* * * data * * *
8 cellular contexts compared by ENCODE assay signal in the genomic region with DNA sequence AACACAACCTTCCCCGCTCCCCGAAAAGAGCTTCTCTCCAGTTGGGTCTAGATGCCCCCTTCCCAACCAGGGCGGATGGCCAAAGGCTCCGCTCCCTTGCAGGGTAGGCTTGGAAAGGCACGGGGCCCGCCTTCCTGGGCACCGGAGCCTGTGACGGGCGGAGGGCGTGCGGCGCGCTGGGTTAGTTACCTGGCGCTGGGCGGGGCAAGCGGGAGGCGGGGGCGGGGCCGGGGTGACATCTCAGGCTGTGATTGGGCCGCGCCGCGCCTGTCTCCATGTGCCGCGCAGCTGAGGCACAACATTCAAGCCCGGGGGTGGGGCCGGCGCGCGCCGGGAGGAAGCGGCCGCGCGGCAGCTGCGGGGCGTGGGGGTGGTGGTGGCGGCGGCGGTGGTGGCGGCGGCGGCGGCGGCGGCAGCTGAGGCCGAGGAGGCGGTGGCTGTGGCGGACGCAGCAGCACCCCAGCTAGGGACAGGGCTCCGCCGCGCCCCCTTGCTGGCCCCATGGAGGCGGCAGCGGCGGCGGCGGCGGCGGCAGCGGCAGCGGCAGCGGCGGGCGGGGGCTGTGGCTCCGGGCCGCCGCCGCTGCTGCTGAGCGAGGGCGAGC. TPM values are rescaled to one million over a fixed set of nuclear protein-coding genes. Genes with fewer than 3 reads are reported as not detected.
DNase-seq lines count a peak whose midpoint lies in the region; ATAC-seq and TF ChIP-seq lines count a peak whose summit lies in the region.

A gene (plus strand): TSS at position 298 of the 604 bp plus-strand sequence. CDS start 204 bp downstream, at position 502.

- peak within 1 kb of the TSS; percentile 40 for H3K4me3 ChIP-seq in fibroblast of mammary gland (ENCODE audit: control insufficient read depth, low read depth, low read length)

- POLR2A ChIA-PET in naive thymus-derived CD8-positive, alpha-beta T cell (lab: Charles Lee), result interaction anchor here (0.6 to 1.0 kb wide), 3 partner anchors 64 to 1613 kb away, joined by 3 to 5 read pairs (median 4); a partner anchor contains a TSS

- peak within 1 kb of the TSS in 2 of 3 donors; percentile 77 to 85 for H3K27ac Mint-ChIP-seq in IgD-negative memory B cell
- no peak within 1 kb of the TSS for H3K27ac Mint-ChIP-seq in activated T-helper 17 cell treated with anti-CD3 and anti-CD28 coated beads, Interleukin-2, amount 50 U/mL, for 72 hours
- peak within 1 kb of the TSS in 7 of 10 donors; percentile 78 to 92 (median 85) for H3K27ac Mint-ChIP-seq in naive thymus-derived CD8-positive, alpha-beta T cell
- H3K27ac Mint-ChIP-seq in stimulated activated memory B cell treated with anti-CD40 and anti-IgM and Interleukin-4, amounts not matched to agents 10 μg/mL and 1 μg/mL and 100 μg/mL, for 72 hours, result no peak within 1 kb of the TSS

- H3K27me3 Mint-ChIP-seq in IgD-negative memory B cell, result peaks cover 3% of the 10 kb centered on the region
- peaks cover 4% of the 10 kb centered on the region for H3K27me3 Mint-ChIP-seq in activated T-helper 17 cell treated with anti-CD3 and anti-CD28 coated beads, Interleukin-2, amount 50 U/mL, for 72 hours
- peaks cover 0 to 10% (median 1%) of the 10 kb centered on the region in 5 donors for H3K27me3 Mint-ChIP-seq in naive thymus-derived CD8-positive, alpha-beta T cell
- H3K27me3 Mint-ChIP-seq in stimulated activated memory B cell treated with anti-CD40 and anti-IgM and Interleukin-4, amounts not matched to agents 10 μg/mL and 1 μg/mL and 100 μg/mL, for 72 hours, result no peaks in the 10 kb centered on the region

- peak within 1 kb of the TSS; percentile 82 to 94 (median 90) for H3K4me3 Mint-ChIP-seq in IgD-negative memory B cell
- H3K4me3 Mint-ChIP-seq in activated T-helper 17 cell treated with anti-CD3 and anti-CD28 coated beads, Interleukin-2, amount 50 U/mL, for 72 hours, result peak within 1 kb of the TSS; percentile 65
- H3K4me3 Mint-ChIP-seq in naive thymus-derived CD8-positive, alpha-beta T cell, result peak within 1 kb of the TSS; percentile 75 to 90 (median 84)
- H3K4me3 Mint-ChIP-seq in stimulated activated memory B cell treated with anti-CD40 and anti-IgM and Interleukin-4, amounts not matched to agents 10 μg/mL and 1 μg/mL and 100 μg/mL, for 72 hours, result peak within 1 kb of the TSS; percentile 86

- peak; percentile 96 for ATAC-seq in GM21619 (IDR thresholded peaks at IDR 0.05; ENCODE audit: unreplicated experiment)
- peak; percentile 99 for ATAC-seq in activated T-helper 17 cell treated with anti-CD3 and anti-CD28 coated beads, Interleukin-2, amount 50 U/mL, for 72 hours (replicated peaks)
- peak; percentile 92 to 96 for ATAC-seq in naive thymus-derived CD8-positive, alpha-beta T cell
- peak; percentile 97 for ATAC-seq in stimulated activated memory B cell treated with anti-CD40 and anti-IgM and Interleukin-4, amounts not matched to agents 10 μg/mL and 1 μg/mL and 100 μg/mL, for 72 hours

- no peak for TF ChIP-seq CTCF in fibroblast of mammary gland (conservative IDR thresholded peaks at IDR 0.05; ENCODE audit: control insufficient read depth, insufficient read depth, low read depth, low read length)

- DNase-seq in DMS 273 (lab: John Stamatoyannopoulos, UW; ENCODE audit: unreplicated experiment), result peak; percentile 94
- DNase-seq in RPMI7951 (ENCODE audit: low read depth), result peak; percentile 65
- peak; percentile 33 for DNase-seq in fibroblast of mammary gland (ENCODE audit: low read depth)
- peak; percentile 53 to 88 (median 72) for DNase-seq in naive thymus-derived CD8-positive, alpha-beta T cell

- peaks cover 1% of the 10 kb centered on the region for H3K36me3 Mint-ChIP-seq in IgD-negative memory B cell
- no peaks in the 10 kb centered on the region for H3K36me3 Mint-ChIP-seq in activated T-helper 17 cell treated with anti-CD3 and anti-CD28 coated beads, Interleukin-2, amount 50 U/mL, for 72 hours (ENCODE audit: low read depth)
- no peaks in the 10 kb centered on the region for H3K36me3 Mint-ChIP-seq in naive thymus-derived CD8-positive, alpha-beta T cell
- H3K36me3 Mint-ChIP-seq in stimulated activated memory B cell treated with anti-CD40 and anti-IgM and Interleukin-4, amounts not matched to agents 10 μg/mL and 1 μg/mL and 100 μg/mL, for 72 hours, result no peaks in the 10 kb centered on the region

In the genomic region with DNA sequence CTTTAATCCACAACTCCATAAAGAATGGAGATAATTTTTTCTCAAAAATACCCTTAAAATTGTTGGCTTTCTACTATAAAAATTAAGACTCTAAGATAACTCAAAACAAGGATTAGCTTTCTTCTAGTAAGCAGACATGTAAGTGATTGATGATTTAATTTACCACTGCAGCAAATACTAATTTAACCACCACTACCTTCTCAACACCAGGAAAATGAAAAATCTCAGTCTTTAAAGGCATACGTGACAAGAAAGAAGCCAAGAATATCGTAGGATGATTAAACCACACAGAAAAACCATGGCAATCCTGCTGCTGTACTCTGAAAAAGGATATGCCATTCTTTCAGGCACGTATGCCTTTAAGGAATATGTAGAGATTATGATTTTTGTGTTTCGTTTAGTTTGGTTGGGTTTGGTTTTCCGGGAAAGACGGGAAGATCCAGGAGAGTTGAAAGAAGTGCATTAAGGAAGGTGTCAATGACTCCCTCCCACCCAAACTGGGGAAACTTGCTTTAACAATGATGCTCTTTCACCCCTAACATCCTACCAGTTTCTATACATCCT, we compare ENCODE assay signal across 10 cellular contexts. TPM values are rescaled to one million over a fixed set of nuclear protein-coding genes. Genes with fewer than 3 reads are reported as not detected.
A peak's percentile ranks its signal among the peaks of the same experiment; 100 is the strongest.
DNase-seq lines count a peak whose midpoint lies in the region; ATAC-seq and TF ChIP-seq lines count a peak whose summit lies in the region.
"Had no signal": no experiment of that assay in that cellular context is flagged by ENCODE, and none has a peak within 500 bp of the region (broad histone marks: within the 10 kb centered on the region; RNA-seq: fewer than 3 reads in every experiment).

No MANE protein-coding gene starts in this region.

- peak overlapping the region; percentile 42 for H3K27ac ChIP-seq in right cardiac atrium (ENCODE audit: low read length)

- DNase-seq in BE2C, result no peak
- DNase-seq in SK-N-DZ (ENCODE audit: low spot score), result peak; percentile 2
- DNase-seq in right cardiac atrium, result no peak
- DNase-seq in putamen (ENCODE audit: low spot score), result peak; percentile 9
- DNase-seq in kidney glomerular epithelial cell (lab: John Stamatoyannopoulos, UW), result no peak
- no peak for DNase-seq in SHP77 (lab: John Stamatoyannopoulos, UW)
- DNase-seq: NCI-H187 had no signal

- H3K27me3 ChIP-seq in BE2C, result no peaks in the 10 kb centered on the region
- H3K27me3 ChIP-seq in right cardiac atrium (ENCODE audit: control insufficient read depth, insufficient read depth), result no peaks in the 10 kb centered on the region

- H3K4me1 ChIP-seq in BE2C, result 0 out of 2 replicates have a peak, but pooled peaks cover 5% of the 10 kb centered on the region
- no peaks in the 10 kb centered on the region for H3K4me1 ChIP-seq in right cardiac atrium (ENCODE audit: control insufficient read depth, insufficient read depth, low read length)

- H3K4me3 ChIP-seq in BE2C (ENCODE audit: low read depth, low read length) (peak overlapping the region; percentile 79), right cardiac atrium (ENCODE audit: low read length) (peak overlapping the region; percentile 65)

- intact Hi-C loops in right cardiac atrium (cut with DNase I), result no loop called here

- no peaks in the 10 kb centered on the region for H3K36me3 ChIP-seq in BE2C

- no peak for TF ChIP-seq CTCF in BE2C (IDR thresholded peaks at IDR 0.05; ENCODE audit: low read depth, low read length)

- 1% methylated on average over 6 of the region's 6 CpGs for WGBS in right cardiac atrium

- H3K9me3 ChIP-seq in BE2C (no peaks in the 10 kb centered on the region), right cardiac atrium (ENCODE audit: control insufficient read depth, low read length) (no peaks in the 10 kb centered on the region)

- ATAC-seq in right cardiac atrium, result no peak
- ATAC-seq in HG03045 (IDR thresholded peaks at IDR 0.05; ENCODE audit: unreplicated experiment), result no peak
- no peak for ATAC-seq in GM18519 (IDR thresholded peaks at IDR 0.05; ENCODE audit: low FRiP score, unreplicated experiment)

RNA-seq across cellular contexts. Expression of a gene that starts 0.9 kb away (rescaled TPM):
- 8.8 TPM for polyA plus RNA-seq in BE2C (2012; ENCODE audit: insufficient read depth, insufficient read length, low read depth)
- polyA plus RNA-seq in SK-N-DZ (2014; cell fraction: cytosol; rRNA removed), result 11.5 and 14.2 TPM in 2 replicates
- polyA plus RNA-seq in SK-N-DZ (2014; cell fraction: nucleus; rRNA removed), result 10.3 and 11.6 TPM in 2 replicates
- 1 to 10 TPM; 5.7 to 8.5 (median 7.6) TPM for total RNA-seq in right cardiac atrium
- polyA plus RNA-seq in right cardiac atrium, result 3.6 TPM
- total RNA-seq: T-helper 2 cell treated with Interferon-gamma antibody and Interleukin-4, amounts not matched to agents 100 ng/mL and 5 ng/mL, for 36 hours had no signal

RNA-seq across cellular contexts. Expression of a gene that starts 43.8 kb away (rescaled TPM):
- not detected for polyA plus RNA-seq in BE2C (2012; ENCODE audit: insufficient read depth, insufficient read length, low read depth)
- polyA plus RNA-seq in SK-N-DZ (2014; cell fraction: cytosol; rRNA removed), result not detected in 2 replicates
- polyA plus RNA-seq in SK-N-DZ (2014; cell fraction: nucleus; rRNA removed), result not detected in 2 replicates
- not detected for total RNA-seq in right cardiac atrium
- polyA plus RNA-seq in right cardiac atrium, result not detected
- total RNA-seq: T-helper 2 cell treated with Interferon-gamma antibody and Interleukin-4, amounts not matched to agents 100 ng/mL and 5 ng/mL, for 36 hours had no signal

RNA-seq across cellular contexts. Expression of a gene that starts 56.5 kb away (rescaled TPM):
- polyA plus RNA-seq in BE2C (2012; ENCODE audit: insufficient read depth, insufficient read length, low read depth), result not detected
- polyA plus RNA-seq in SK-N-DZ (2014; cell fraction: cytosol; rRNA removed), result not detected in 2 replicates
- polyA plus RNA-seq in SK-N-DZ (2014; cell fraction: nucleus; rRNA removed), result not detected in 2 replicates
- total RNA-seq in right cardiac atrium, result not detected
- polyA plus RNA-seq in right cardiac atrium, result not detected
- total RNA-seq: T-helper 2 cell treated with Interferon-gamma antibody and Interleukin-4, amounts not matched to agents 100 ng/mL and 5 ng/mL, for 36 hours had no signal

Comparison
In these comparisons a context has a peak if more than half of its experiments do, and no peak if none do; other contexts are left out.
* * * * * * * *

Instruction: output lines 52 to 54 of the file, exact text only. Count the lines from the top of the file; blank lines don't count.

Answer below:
- 1% methylated on average over 6 of the region's 6 CpGs for WGBS in right cardiac atrium

- H3K9me3 ChIP-seq in BE2C (no peaks in the 10 kb centered on the region), right cardiac atrium (ENCODE audit: control insufficient read depth, low read length) (no peaks in the 10 kb centered on the region)

- ATAC-seq in right cardiac atrium, result no peak